Farmers Market photo gallery

By Edison Mellor-Goldman, 17, Los Angeles Center for Enriched Studies
Print This Post
Edison says don’t be afraid to try something exotic.


My memories of the Fairfax Farmers Market define who I am. I’ve become a big foodie because of the thousands of hours I’ve spent there.

For my family, it was almost like our market, since there was only a smattering of regular customers, including us, who would show up to the open-air food court on weekend mornings. When I was younger, the market was going through financial problems. The creation of The Grove next door changed the market, but also kept it alive. Because of The Grove, an upscale outdoor mall, the Farmers Market is now a more “hip” place, but it has kept essentially the same vibe. Ever since The Grove became a teenage hotspot, I’ve been trying to spread the gospel about this little taste of history that’s right next door.

When I was younger, my weekend mornings blended into a collection of smells, sights and cravings. We would park in the old parking lot and I would get that instant high that can only come from being barraged with the scents of hundreds of types of foods all at once. Often we would go to Charlie’s and I’d get my silver dollar pancakes, and if I was lucky I’d see a couple of Mickey Mouse-shaped ones thrown in there. The older woman who owns the place has memories of me sitting on the counter to order when I was a little kid.


When I was a little older, I frequented The Gumbo Pot on the west patio. The oyster po’ boy sandwiches were, and still are, my life. These warm, deep-fried oysters in sweet harmony with chilled tomatoes, lettuce and thin slices of lemon are one of the many reasons why I’m not a vegetarian.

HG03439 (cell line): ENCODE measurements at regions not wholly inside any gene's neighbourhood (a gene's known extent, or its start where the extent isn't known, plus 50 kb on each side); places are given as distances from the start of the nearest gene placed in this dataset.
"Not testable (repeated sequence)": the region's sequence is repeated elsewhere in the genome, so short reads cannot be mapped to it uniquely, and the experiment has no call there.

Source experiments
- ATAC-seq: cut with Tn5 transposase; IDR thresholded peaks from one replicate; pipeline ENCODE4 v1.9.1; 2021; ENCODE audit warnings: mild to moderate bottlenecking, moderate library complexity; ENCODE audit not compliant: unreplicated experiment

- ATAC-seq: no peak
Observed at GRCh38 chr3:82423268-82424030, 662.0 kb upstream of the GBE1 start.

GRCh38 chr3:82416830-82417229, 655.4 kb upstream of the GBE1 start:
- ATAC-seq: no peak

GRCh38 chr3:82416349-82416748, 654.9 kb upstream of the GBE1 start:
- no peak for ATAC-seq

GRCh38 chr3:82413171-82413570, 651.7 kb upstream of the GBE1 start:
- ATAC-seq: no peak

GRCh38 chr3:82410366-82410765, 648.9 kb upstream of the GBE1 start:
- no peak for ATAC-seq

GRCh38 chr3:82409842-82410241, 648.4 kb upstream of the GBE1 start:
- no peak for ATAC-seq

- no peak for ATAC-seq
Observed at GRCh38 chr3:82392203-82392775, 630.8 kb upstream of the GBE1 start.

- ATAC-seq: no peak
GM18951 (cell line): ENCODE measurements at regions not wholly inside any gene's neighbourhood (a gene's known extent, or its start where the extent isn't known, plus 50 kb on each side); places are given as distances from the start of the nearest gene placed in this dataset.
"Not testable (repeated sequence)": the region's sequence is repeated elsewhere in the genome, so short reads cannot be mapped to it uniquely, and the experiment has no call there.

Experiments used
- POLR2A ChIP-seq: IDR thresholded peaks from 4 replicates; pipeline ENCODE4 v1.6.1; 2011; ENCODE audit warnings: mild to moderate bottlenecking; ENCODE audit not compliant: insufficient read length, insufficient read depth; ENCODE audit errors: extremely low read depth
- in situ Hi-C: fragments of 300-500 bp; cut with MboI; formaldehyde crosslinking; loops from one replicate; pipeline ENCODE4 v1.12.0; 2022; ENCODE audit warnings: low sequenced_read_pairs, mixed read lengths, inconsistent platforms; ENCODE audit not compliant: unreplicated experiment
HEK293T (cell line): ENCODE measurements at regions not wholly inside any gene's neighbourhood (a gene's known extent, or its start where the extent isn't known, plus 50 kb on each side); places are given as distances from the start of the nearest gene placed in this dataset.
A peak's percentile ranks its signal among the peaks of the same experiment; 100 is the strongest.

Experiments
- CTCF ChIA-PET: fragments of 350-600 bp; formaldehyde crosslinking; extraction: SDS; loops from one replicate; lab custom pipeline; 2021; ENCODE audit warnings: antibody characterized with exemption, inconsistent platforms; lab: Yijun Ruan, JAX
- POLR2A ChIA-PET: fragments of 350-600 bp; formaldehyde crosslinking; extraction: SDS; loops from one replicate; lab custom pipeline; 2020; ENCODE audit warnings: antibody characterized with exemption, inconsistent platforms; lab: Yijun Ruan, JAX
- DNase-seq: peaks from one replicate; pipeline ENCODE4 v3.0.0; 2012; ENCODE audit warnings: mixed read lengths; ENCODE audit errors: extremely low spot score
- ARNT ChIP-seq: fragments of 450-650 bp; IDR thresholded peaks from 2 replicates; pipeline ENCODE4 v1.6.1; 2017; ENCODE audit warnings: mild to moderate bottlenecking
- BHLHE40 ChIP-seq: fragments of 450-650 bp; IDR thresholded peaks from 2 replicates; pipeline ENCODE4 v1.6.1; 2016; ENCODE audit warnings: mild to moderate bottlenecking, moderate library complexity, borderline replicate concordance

Some mornings, my family settled down between The French Crepe Company and a Mexican restaurant that is no longer there. My then 4-year-old brother had a habit of sitting at the counter so he could flirt with the cute waitress. Whenever I try to place the root of his playboy tendencies, this is what comes to mind. Now in its place there’s a new Mexican joint called Loteria, which has some of the best south-of-the-border cuisine I’ve ever pigged out on. Though relatively expensive compared to the rest of the market, it’s well worth it. It’s a good idea to split those shredded beef nachos with a friend, though. Trust me, you can’t eat it all on your own.

Since I’ve been a sushi fiend for as long as I can remember, I was thrilled when a sushi restaurant came to the market, though “sushi crevice” might be a more apt description. These days, Sushi A Go Go does a good amount of business considering it’s just about the smallest purveyor in the Farmers Market. When I first started going there, I suspect I was one of their only customers. The owner knew what I would order every time, an eel handroll and a spicy tuna handroll, and he even gave me a free mug at some point. They had a “C” on their health code inspection, they gave the place a terribly cliché name and they continually hired cashiers who didn’t speak a word of English. Since then, their prices have gone up by about a dollar on every item, their health code rating is an “A,” they have a dedicated following and now they have a new cashier who speaks some spotty English. Somehow it still feels like the same funky place it’s always been.

There are many other delicious eateries, such as the stunning pizza at Patsy D’Amore’s, the hearty pedeh (pronounced pih-day), which are Middle Eastern pizzas, at The Village, and the comforting Chinese food at Peking Kitchen. There’s something for everyone, waiting to be discovered by an adventurous eater.




Farmers Market


6333 W. 3rd St. (at Fairfax)
Los Angeles, CA 90036
(323) 933-9211
www.farmersmarketla.com

HOURS:
Mon-Fri 9 a.m. to 9 p.m.
Saturday 9 a.m. to 8 p.m.
Sunday 10 a.m. to 7 p.m.